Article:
Saturday, December 31, 2016

A Year in Review: 2016

Well, this year has come and gone, with the good and the bad.

This is the 5th year in a row that I have written a "Year in Review" post that shares my work for the entire year. My blogging has been irratic (and quite frankly, I post more regularily on our Facebook Group Page because it's faster), and I thought that I might not have a lot to show for the year, but I was surprised that the projects added up more than I originally thought.

No matter what 2017 brings, I hope you find happiness, fufullment, security, joy and love this coming New Year!

Let's start the show:

2016-- FOs (finished objects):


 2016--Other Crafting:

 2016-- Published KUAS Patterns (on Raverly):



2016--WIPs still on the needles:

Other "Year in Reviews" from this blog:

Monday, December 26, 2016

KUAS Podcast: Christmas 2016 Vlog

I decided to vlog about the couple of days leading up to Christmas this year. You'll see finished knitted objects, baking, my family, Christmassy things, and me desperately trying to finish my last knitted gift in time for Christmas! I hope you had a wonderful holiday this year, and enjoy the New Year.


Read my blog post about it HERE

 Read my blog post about it HERE

Read my blog post about it HERE

FO: French Press Slippers

Here's another Christmas gift that I knit very late in the game. This pattern has been on my queue for several years. I'm ashamed to admit that I was too cheap to purchase the $7 pattern, and I finally had to pinch myself a little bit and just pay for it, because these are beyond cute and make great gifts.

Pattern: French Press Slippers by Melynda Bernardi
Yarn: Paton's Classic Worsted Weight Wool
Needles: US 15
Size: 7/8
Started: 12/17/16
Completed: 12/18/16

If you knit these, make sure to label them similar to mine. They curl up and are hard to tell apart.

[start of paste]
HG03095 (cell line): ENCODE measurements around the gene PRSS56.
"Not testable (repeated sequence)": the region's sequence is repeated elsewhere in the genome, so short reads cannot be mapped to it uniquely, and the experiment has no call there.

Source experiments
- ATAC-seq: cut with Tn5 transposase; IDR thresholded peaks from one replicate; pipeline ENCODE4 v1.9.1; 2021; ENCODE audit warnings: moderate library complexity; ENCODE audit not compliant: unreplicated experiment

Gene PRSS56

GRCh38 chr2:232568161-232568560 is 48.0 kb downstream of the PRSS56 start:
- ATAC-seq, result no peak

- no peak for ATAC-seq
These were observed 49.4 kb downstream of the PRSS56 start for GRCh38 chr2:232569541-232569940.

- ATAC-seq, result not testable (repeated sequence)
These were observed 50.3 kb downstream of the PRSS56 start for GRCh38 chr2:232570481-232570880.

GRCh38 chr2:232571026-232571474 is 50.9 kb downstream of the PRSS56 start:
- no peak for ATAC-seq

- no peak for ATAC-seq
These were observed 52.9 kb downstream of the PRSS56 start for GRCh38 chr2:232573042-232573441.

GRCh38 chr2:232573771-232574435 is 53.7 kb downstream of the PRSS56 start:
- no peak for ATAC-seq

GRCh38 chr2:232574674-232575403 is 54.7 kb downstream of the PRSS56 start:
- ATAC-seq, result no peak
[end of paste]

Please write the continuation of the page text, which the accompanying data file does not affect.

The knitting process is super quick. You can whip up both slippers in a day. It's the seaming and the felting process that is the most time-consuming. I haven't felted anything before in my high efficient top-loader machine, and I was having trouble getting it to agitate enough to felt, so I ended up doing them by hand. Yowzers.

You'll want to apply some paint (I used "puffy paint") if you don't sew suede to the bottom so that it can grip the floor. If you are already writing/drawing something, you might as well write some instructions?
I found the same large buttons as the pattern's at JoAnn Fabrics. This slipper benefits from a nice large button on the side.
I knit these for my MIL, who wears the same size shoes as me, and so it was easier to feel good passing them off since they fit me.

I have bought teal yarn and the same buttons for my own pair. I think I will make it in the beginning of the new year. For now, I have to make Joe's Antler Hat for his birthday January 5th.

FO: Antler Hat

Are you looking for a free hat pattern with simple cables that works up quickly? Look no further. I whipped up this bad boy in a few days, and it looks more complicated than what it is.
Pattern: Antler Hat (free pattern) by Tincanknits
Yarn: 1 skein Paton's Classic Worsted Weight Wool
Needles: US 6 and US 8 circular needles (magic loop method)
Modifications: 2.25 inch brim and only 6 antler cables before decreasing
Started: 12/18/16
Completed: 12/21/16
I made a cardboard cutout to open up the hat for presentation purposes as a gift. The cutout seemed to be the perfect size/shape, so I made an extra one for future photo sessions.
The cable pattern is pretty easy to memorize. The cables move further and further away from each other each time you have a cabled round. If my memory serves me correct, there's only 6 total rounds per rep.

Fo: Fisherman's Rib Hat

This is a simple hat pattern that is easily memorized, but can get you in the end if you don't mark down which round you have last completed, since the ribbing doesn't show you which round you just end with.

Pattern: Fisherman's Rib Hat (free pattern) by Christina Coutts
Yarn: 1 skein Lion Brand's Wool-Ease Chunky
Needles: US 6 and US 8
Started: 12/21/16
Completed: 1/24/16

A fisherman's rib is simply (in a multiple of 2 sts):
Rd 1: *k1below, p1* across the rd.
Rd 2: *k1, p1below* across the rd.

My modifications:
I started the brim of the hat on size US 6 needles and did regular 1x1 ribbing for 5 rds. Then I switched to the larger needles. I knit the fisherman's rib until the hat measured 7 inches, and then I did the hat decreases.

Here's a quick photo of the project. It's not my finest work, but it was completed in time for Christmas. It could have used a good blocking if I had the time.